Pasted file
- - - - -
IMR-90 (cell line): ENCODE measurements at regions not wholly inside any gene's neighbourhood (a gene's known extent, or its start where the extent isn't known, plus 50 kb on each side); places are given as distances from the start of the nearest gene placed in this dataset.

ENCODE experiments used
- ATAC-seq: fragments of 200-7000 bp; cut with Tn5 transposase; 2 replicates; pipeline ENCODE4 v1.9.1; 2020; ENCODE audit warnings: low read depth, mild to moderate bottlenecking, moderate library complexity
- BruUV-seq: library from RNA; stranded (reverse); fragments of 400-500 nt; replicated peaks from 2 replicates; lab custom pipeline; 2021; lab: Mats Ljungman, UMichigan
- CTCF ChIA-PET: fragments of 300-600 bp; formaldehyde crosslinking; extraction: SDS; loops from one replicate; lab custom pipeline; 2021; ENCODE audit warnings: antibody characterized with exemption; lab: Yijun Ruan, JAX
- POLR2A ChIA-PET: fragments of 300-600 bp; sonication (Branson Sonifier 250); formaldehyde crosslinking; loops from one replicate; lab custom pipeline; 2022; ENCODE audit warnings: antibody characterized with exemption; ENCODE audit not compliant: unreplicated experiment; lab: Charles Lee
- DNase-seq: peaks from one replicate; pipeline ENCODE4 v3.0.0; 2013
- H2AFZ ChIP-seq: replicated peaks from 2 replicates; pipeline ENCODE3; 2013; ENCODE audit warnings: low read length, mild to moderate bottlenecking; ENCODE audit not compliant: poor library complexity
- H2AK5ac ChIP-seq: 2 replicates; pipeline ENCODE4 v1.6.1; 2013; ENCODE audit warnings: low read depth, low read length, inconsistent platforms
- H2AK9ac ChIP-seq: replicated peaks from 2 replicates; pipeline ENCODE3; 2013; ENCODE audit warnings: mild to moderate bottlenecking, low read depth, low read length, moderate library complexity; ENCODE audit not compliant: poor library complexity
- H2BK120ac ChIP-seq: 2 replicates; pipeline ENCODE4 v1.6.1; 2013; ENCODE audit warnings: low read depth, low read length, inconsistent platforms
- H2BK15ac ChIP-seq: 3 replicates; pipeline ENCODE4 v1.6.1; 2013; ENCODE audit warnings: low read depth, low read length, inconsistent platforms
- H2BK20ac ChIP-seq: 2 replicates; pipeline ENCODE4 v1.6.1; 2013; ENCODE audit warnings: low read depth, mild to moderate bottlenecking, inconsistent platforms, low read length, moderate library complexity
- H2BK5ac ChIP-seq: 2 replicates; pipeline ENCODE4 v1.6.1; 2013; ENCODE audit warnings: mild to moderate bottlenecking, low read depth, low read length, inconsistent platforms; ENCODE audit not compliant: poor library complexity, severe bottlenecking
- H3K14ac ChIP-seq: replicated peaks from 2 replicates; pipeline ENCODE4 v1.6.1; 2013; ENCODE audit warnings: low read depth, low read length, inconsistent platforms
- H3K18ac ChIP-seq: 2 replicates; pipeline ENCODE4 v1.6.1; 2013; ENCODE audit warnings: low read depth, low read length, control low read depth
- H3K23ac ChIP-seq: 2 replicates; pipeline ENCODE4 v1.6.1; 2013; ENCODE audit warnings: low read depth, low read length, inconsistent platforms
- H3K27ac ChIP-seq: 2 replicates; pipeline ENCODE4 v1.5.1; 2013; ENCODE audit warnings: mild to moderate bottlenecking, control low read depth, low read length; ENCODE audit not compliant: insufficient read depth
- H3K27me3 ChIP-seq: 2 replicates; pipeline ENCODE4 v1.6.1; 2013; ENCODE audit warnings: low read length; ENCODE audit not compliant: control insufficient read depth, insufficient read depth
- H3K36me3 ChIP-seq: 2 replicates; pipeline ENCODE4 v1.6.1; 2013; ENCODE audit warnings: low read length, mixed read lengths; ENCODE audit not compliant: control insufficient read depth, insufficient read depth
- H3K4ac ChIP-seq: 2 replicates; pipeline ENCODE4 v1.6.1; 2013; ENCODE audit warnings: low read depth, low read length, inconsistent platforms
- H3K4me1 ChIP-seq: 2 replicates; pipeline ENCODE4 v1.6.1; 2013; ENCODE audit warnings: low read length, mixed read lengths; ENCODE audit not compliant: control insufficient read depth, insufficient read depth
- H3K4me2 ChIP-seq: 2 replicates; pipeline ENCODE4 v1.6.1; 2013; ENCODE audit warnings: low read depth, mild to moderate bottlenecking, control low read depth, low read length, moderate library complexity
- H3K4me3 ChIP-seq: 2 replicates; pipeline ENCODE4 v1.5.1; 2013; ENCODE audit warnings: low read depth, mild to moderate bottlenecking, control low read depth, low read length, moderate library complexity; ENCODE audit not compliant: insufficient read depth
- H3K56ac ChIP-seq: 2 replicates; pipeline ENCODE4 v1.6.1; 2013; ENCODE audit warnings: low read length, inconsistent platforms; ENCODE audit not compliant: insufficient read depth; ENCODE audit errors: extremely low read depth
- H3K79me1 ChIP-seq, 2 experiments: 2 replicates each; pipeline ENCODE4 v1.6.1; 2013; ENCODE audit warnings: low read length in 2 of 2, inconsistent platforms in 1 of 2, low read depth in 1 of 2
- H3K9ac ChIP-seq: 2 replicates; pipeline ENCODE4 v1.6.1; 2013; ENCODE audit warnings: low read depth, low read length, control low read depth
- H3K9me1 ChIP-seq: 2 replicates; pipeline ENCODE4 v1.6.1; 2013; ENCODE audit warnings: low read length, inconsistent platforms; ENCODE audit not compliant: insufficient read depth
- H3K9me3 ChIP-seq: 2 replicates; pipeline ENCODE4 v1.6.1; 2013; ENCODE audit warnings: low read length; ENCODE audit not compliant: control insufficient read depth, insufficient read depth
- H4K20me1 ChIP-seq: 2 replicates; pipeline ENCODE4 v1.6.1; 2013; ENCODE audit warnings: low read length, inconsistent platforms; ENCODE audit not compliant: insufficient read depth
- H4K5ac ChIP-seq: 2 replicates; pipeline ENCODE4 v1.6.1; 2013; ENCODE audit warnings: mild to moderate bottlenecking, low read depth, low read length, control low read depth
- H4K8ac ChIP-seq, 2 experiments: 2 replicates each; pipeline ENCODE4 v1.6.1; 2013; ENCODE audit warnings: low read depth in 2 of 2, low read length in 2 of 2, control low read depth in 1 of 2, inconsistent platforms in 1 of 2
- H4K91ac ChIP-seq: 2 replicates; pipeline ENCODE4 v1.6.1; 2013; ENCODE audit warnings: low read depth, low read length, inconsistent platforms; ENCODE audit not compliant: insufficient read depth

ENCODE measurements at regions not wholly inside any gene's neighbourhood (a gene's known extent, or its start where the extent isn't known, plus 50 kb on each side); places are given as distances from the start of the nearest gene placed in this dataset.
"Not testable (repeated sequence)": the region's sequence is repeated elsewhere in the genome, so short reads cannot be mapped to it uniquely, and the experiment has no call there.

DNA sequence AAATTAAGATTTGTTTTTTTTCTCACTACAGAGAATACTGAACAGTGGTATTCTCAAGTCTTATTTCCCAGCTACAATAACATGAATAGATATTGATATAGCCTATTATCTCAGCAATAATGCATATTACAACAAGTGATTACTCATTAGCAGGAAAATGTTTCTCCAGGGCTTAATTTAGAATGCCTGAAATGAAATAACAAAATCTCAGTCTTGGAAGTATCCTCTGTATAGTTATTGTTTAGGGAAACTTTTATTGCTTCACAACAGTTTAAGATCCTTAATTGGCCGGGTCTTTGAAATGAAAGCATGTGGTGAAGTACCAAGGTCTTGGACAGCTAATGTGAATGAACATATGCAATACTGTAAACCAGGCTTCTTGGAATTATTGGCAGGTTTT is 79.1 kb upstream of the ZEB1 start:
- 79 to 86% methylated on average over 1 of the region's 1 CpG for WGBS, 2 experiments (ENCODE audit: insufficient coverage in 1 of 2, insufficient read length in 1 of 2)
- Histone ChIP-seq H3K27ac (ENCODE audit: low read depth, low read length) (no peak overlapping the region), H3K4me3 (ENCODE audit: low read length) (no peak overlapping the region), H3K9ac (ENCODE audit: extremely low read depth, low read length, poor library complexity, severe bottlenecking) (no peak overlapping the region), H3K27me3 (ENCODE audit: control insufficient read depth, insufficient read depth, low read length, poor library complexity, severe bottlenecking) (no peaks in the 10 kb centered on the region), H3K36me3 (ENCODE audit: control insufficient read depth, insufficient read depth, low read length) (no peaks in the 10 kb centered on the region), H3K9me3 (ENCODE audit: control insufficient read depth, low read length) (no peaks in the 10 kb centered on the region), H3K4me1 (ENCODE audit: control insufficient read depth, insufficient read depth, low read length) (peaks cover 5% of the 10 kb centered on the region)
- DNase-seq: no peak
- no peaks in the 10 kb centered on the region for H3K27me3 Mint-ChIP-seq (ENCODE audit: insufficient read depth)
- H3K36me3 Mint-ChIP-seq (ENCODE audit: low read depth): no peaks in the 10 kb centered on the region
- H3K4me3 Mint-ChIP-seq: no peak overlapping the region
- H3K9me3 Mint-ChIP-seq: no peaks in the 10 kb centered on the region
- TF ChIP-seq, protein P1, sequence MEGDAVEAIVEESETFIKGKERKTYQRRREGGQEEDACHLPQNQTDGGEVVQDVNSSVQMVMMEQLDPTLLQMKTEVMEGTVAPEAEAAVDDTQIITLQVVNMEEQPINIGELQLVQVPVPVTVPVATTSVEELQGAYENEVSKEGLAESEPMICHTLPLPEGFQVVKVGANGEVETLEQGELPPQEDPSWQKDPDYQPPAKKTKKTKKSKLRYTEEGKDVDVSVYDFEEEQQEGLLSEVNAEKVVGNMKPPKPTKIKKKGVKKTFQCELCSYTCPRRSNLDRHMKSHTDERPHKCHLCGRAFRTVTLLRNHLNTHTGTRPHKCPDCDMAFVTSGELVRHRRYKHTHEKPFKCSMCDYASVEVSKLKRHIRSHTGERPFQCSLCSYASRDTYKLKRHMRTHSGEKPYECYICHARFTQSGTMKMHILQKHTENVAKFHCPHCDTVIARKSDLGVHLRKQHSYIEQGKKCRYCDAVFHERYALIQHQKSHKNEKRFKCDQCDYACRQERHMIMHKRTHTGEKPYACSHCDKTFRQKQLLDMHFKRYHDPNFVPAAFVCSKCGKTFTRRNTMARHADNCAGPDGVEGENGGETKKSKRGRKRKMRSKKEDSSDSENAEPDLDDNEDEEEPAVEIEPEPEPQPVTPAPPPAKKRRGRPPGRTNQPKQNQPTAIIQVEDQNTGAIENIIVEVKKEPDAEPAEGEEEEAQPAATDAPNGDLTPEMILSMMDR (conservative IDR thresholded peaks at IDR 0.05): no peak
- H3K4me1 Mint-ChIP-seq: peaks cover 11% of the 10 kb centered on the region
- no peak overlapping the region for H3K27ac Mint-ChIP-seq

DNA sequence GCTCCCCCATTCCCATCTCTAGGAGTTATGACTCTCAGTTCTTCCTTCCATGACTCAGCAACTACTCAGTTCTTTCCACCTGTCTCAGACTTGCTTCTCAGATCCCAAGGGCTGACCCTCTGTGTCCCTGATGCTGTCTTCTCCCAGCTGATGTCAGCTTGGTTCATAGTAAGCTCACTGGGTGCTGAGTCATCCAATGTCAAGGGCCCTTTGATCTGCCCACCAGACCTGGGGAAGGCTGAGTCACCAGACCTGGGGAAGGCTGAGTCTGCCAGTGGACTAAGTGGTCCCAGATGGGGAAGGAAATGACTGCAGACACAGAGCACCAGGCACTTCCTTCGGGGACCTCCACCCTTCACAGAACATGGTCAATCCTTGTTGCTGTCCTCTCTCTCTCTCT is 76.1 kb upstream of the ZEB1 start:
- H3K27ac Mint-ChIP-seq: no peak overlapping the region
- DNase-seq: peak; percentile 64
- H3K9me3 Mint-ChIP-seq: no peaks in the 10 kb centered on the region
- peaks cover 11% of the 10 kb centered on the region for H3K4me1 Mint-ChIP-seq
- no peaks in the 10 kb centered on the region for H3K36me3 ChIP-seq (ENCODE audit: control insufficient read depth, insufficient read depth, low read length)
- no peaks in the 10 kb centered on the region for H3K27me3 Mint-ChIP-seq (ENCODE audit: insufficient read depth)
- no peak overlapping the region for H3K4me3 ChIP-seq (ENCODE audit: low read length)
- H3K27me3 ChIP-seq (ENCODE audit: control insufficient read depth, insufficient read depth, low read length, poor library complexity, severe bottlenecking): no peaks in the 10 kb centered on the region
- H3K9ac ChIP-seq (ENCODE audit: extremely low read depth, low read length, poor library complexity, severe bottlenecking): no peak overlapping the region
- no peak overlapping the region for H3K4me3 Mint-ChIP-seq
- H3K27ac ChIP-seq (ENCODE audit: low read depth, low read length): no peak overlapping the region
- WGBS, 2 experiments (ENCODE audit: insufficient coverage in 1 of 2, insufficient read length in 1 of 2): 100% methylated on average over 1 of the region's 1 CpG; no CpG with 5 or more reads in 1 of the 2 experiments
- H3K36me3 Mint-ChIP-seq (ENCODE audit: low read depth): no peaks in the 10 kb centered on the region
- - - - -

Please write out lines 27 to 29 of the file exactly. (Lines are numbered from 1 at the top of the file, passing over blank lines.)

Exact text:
- H3K9ac ChIP-seq: 2 replicates; pipeline ENCODE4 v1.6.1; 2013; ENCODE audit warnings: low read depth, low read length, control low read depth
- H3K9me1 ChIP-seq: 2 replicates; pipeline ENCODE4 v1.6.1; 2013; ENCODE audit warnings: low read length, inconsistent platforms; ENCODE audit not compliant: insufficient read depth
- H3K9me3 ChIP-seq: 2 replicates; pipeline ENCODE4 v1.6.1; 2013; ENCODE audit warnings: low read length; ENCODE audit not compliant: control insufficient read depth, insufficient read depth